Belgrade. For a Western-raised mind like mine this name for many years evoked pictures of war and bombs, of aggression and dictatorship. And so when, in 2006, I first went to Belgrade, that grey and grim epitome of all things negative, I was anxious to see, hear and feel what it was really like.
Arriving by car from Zagreb on what was once called the Highway of Brotherhood and Unity the further I ventured into Serbia the more I felt like this, yes, this was the Balkans. A strange place shrouded in clichées and stereotypes, a different world so near to my native Germany and yet so far, where road signs give you directions you cannot read and where you ask yourself, the nearer you get to Beograd, whether coming here might prove to have been a mistake.And there in the distance I could make out something: a grey high rise building, shaped a bit like an Arc of Triumph or a gate, the windows glistening in the afternoon sun. Lowering my eyes I saw more high rises, smaller but just as grey. The traffic picked up. Cars were whizzing past me, from brand new models to old and tired ones which at home would have been pulled off the roads two decades earlier. The buildings were covered in huge advertisements (to disguise their ugliness?) telling me to buy the ubiquitous Coca Cola and never-before-seen products like Chipsy crisps. I followed the road straight ahead towards the centre, no, towards the centar.
And then a bridge, a river and finally the first view of Belgrade proper: crossing the Sava, the confluence with the mighty Danube on my left, it stretched out over a hill straight ahead. Buildings and more buildings, their facades blackened by decades of traffic. Inbetween the golden bell tower of the Orthodox cathedral. In the distance the ruins of a fortress. And in the middle, standing tall above everything else, a black tower.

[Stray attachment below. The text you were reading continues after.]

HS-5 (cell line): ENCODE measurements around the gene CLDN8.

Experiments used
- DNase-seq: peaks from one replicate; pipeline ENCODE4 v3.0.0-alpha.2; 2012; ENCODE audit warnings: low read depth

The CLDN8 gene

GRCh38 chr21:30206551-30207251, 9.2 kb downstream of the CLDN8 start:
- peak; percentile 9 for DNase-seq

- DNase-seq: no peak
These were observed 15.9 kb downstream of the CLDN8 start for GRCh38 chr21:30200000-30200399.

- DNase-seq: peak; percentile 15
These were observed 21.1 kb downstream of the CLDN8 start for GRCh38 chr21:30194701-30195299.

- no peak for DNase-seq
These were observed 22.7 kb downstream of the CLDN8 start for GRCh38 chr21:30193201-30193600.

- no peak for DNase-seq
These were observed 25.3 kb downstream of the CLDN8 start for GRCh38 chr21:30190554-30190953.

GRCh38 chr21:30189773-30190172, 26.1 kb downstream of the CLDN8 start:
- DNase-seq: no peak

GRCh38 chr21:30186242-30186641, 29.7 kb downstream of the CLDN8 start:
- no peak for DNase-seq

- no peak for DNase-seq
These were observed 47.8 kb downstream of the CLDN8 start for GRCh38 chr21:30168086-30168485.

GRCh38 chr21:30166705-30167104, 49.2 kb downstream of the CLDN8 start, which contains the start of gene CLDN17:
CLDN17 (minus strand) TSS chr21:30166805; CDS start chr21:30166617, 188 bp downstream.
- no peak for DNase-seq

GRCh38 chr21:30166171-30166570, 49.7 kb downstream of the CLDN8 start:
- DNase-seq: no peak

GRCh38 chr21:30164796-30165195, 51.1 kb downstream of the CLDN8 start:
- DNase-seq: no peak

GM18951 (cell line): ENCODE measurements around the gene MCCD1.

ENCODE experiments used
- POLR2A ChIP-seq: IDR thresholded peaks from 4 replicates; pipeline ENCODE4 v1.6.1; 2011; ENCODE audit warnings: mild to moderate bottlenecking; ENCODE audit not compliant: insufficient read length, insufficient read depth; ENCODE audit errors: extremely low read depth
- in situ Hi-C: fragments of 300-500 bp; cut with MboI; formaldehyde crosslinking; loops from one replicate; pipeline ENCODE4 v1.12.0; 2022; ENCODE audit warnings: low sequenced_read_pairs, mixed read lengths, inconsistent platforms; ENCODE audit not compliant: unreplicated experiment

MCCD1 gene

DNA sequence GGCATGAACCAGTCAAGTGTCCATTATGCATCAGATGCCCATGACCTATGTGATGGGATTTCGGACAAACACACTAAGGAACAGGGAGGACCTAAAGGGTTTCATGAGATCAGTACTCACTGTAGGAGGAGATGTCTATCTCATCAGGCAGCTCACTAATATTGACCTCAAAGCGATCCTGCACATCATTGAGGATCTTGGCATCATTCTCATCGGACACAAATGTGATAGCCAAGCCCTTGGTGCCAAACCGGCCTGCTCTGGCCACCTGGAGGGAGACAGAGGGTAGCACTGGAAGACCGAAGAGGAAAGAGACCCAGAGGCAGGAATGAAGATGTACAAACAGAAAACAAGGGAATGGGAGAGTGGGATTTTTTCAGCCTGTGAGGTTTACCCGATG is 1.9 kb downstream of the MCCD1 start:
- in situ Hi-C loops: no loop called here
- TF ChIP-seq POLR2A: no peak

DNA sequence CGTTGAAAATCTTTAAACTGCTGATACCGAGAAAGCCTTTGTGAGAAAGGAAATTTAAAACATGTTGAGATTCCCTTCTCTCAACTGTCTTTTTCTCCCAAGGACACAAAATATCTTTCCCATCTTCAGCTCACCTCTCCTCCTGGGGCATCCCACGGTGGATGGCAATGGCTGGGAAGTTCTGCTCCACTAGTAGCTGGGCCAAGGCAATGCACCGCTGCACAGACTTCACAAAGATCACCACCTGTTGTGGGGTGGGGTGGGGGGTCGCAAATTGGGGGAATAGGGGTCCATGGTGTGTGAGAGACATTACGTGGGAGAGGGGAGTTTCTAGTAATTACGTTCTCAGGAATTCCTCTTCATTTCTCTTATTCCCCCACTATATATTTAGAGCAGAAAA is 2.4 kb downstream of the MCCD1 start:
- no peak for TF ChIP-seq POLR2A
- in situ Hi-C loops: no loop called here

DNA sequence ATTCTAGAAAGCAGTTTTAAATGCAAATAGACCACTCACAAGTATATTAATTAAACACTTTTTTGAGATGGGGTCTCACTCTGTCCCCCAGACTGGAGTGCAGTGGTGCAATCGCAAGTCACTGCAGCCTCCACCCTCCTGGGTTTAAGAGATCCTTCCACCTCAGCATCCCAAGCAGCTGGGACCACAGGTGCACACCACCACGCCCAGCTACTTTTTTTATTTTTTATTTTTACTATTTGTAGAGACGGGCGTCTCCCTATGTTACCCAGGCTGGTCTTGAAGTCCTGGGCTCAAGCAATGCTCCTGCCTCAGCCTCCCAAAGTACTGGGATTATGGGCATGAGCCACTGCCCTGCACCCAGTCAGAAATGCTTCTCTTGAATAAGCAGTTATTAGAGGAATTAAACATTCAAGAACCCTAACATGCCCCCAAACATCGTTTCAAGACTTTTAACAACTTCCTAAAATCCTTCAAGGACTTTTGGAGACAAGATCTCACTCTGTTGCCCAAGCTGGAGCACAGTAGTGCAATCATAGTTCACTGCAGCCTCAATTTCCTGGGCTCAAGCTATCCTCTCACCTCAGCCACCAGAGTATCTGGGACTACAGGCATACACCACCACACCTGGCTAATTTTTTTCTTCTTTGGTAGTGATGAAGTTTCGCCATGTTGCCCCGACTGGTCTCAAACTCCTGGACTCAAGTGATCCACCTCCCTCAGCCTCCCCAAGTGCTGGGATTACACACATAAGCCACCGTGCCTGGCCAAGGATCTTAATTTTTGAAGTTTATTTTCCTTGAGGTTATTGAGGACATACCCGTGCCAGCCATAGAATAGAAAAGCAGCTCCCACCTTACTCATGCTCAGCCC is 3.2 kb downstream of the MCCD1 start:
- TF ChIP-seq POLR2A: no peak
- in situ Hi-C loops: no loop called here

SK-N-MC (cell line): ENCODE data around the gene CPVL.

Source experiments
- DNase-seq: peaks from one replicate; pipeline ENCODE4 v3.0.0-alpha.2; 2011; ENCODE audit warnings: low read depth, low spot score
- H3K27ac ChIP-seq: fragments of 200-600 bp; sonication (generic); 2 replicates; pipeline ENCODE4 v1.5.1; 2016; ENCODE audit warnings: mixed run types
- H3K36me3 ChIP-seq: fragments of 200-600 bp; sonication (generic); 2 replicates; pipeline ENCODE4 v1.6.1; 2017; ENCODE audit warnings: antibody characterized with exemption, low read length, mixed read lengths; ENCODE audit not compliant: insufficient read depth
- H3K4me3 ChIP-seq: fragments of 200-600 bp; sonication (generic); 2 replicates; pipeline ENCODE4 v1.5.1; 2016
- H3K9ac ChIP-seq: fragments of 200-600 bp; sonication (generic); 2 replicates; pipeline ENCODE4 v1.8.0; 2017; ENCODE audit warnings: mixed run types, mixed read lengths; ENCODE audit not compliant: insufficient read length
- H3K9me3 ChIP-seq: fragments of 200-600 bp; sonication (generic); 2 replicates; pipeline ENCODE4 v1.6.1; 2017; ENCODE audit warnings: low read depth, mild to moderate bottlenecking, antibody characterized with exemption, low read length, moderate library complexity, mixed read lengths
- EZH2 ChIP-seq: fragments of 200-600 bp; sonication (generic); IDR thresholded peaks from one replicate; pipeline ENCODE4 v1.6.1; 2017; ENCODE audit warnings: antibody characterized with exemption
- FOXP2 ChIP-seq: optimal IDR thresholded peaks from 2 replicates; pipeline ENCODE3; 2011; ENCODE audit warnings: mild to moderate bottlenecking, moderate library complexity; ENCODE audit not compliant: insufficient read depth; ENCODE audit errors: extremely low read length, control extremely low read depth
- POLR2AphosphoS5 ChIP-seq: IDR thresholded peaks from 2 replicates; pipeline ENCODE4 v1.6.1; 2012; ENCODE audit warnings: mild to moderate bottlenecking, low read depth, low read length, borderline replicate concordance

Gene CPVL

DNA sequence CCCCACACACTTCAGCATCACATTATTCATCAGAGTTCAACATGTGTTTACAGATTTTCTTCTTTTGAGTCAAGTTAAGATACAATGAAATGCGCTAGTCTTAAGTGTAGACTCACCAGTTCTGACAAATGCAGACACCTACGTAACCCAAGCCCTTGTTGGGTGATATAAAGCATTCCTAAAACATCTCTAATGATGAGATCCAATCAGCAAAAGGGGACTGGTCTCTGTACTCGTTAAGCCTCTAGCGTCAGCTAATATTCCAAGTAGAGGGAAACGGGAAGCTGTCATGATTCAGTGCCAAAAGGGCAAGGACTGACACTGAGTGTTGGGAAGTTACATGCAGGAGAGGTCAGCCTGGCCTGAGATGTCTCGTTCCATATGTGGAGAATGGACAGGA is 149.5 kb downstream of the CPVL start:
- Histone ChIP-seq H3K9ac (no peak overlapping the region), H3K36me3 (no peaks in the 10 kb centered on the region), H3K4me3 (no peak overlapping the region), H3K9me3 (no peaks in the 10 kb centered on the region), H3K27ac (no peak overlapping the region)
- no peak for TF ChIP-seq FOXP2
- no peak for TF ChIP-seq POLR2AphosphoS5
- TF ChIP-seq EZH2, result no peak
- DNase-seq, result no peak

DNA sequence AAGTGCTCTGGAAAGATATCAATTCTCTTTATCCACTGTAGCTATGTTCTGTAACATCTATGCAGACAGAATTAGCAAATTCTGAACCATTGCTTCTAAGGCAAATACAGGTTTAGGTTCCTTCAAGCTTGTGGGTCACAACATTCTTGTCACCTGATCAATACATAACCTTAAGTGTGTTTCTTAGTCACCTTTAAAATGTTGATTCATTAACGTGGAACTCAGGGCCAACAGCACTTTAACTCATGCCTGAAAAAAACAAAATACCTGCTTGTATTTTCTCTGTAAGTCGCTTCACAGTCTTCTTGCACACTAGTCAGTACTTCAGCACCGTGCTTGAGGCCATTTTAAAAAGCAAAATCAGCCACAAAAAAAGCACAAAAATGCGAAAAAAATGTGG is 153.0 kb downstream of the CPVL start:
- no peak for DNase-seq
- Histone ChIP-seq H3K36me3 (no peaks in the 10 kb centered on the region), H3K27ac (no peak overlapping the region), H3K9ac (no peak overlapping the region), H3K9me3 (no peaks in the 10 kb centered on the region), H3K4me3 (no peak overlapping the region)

As I took in this panorama my mind started to race. Was this the Heart of Darkness I had expected after ten years of Western propaganda? I let the name roll over my tongue, over and over again: Bel-grad, Be-o-grad. The name was certainly the same, there was no doubt. But what I saw and what I had expected to see did not match as easily. Before me lay a city full of energy, full of life. I could feel it and I was enthralled. I couldn’t really point out what it was that so touched me. I just knew that this was indeed the White City, a place I wanted to get to know better, where I wanted to live.
When I think back now I can’t help but smile. Belgrade has changed my life over the past few years. I walked the streets, I lived there. And it all started on that day back in 2006 in this most unlikely of places where I first had the one sensation that so many people described before: to unconditionally fall in love with a city. Hvala ti, Beograde!
Disclaimer: this text was first published on Enter Serbia.